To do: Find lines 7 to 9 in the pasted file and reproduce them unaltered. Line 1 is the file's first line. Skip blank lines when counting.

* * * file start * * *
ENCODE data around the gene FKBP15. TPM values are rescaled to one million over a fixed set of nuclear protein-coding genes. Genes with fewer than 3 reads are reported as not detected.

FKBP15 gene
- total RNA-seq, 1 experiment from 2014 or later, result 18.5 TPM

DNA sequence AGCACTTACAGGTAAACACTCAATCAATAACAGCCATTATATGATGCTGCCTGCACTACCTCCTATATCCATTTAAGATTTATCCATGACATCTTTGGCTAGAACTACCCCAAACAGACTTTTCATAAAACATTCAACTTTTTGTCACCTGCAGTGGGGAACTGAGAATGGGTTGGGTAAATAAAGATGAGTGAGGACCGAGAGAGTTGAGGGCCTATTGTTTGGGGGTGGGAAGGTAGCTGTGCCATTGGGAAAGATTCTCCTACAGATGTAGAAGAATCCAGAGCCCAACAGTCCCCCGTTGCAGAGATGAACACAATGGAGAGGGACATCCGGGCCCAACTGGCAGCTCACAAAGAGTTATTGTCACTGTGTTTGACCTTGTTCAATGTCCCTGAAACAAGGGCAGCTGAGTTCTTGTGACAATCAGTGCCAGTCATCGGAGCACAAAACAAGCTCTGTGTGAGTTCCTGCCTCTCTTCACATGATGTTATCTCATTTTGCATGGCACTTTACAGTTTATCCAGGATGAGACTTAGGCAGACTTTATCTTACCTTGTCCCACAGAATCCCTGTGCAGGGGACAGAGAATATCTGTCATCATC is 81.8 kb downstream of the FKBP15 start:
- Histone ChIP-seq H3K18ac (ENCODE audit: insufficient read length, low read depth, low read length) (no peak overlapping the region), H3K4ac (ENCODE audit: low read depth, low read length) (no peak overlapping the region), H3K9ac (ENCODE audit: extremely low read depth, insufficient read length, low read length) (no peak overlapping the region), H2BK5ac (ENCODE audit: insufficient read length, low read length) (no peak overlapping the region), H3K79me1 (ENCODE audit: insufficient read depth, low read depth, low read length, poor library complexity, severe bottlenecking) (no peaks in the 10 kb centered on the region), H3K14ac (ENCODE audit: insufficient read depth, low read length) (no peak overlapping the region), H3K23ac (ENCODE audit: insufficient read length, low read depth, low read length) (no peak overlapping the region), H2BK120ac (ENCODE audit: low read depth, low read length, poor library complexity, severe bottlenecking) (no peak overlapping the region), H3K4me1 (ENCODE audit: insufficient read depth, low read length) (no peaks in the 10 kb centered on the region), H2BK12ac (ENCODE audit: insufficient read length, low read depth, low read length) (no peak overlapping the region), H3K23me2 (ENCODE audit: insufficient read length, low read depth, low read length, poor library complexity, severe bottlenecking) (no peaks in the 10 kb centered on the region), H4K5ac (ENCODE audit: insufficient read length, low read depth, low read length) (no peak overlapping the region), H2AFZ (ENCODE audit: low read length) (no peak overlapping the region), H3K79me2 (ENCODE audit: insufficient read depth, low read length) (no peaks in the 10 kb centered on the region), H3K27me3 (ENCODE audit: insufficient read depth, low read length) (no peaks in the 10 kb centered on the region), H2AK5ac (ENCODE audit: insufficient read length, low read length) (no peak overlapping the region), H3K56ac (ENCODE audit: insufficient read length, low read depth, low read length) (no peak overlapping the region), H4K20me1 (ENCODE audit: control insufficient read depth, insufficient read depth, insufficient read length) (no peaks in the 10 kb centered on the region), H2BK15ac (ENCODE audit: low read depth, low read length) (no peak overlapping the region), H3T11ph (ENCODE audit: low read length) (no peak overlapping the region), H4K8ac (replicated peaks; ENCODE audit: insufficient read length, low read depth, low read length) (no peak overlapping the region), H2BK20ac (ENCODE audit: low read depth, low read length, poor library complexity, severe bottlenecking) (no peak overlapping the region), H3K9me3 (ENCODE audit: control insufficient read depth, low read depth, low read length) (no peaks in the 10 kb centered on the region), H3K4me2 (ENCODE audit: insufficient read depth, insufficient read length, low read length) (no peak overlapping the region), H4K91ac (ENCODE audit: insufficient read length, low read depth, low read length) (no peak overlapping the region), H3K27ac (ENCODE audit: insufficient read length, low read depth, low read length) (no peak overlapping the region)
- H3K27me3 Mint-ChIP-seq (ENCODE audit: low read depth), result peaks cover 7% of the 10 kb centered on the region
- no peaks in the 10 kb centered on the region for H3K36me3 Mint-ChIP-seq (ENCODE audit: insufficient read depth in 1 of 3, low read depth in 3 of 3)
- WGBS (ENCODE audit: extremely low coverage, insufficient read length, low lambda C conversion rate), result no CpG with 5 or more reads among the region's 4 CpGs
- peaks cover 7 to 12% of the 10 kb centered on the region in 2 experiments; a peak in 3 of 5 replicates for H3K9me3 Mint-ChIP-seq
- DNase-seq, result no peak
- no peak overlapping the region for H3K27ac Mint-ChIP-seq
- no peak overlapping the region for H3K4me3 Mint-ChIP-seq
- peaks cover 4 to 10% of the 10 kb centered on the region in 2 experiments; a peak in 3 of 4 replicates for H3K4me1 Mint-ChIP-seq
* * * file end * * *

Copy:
- no peaks in the 10 kb centered on the region for H3K36me3 Mint-ChIP-seq (ENCODE audit: insufficient read depth in 1 of 3, low read depth in 3 of 3)
- WGBS (ENCODE audit: extremely low coverage, insufficient read length, low lambda C conversion rate), result no CpG with 5 or more reads among the region's 4 CpGs
- peaks cover 7 to 12% of the 10 kb centered on the region in 2 experiments; a peak in 3 of 5 replicates for H3K9me3 Mint-ChIP-seq